Trivia Question 7-25-19

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This term was used by nearly every veteran of the Civil War when referring to one another after the war, especially at reunions. This term took on a negative meaning in the 20th century in the U.S. and is rarely used by U.S. veterans today. What is the one word term?

credit: @SWMODave
 

lelliott19

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comrades
"They and the two great armies they represented had fought each other on a thousand battlefields; yet now they called each other comrades as they talked over those battles. They chatted and laughed, and sometimes they embraced and cried over each other, as a Federal found the Confederate, or a Confederate found the Federal, who had risked his life to give him a cup of water or to drag him out of the range of danger as he lay
wounded in the line of fire." https://archive.org/stream/gettysburgpeacem00unit/gettysburgpeacem00unit_djvu.txt
 

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Love the question. How many of us will get it right?

My educated guess is the term is Comrade. Both North and South veterans commonly used this word in greeting one another. Also many reunion speeches began by addressing the audience as "Comrades". In the 20th century the term became largely associated with Communism in Russia, hence it took on a negative meaning in the U.S. and slowly dropped from our salutation vocabulary.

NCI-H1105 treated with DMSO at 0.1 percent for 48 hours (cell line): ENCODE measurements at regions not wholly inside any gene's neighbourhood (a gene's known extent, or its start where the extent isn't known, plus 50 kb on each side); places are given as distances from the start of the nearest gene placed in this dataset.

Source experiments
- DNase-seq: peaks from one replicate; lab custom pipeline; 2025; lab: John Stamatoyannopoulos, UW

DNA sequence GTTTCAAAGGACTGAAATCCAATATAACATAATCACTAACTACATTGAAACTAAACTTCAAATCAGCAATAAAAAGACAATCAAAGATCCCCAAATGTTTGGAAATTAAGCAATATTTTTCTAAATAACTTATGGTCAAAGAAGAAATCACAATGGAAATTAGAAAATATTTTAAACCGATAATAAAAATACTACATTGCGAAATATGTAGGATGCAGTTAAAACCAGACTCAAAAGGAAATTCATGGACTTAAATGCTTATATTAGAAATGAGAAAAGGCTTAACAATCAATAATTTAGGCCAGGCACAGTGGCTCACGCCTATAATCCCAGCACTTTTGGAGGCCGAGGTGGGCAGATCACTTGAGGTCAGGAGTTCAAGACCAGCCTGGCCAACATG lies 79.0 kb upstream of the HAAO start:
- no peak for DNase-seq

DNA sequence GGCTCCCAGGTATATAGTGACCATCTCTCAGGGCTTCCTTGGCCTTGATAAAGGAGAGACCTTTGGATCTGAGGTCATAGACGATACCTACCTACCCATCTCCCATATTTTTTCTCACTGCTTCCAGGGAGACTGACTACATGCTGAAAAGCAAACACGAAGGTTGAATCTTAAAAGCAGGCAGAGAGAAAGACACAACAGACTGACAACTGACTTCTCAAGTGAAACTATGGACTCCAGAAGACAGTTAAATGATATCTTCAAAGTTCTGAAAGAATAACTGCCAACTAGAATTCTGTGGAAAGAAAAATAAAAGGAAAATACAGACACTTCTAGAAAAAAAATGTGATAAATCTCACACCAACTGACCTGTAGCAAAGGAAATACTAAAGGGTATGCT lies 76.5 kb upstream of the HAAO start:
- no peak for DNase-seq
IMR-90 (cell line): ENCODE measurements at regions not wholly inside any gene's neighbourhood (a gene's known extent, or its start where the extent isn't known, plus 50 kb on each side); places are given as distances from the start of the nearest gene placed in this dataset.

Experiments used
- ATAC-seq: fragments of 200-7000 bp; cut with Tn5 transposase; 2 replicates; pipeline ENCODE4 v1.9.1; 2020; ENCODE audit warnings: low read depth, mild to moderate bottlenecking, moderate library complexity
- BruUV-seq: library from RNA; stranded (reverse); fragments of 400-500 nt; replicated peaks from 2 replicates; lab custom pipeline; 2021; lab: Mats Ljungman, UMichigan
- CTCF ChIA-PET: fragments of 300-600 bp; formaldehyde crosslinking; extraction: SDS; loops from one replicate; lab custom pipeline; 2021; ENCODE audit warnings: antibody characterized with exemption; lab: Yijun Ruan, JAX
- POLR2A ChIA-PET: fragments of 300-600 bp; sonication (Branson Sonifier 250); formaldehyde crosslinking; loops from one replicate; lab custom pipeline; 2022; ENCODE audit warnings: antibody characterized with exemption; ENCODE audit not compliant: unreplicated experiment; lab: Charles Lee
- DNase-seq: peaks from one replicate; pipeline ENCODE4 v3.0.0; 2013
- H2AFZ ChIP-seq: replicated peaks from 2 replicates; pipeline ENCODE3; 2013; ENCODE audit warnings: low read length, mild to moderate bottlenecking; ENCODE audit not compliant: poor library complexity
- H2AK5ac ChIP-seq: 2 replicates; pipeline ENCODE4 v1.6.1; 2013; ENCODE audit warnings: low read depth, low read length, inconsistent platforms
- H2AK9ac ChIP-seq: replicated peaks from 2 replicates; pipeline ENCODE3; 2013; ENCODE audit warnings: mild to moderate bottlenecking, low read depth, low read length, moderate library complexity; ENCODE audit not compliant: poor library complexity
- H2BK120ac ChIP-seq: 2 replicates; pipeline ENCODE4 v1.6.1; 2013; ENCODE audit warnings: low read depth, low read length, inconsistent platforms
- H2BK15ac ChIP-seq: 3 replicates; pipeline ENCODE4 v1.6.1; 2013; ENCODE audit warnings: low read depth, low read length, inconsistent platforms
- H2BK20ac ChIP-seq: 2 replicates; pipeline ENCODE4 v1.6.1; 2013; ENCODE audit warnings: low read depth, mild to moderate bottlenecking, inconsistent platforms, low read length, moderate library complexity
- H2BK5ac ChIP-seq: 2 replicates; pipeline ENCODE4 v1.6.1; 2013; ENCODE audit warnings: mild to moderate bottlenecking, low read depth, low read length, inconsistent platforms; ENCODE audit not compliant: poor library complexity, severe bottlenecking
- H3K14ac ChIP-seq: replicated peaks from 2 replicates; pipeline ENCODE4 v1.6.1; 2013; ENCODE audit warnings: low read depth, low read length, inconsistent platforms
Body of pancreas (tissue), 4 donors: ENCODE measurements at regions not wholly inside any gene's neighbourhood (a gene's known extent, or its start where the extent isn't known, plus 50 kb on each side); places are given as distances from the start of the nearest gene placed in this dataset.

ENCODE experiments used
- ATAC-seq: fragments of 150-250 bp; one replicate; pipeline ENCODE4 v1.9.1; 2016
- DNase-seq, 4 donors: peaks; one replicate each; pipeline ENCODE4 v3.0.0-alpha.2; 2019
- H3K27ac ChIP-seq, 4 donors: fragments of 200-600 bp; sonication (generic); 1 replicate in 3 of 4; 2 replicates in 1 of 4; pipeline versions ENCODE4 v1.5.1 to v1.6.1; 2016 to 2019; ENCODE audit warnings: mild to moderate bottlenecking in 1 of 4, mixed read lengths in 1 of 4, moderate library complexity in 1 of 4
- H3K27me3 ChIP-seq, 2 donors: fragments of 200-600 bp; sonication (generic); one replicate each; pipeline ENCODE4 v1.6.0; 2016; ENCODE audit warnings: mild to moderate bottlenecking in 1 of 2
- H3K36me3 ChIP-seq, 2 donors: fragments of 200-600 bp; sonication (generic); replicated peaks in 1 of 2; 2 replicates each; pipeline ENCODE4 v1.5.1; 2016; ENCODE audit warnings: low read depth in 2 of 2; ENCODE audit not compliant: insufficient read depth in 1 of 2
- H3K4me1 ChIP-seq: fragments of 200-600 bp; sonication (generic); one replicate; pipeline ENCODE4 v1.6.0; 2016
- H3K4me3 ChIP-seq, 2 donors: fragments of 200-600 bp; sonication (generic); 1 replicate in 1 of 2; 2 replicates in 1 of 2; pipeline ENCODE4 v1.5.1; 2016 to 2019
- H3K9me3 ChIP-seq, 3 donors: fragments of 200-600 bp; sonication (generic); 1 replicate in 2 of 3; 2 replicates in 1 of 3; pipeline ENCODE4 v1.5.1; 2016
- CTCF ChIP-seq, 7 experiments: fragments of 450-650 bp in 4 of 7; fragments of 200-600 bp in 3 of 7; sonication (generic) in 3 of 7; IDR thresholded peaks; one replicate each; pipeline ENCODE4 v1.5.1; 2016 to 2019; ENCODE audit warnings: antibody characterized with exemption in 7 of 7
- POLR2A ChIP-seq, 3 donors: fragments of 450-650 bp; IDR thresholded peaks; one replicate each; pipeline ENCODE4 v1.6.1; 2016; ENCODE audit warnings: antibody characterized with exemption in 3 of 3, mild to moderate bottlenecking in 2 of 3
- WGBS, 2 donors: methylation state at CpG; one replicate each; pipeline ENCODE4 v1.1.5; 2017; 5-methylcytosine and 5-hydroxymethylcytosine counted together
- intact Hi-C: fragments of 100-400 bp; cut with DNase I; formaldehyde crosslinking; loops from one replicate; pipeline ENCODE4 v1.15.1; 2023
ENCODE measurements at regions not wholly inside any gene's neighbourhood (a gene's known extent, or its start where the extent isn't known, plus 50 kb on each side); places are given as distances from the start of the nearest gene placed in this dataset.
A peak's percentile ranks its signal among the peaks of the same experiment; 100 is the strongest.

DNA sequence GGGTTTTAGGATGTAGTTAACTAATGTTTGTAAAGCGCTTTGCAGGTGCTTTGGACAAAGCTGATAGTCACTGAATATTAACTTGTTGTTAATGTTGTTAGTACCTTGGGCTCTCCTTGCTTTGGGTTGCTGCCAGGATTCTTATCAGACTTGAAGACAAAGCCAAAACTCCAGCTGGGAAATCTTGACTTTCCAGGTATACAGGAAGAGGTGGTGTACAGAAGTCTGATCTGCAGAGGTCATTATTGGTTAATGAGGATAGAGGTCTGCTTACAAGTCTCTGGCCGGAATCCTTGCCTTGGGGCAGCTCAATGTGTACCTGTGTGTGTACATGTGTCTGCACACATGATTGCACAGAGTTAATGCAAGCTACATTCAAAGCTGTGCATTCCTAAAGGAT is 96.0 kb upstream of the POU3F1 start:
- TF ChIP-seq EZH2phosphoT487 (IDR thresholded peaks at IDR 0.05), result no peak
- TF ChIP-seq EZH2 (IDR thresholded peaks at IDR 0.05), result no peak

1564068178561.png

"COMRADES MONUMENT"
Cedar Grove Cemetery
638 Broad Street
New London, CT
Dedicated: ca.1900
Type: Granite two-stage pedestal and figure with Classical Revival details
Height: Approximately 23'
 

WJC

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This term was used by nearly every veteran of the Civil War when referring to one another after the war, especially at reunions. This term took on a negative meaning in the 20th century in the U.S. and is rarely used by U.S. veterans today. What is the one word term?

credit: @SWMODave
Comrade.
 
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I will say that this is an extremely difficult question for non native English speakers like me, who have only limited access to today's servicemen's and -women's lingo.

My guess is the word comrade.

It was wisely used during the Civil War, as this book title suggests:
For Cause and Comrades: Why Men Fought in the Civil War, by James M. McPherson

But although the word is still in use, I guess nowadays the US Marines veterans among my friends would not address each other as "comrade", because that word had been hijacked by the communists.

From Reddit (highlighting by me):
"Comrade, from French camarade, is attested from the XVII century with the meaning of "companion", "room-mate" (it's ultimately from Latin camera, "chamber"). This original meaning is preserved in French, where camarade is also a schoolmate.
It spread then to the military world, with the meaning "companion in arms", and only in the second part of the XIX century it was adopted by socialist and communist movements."
 
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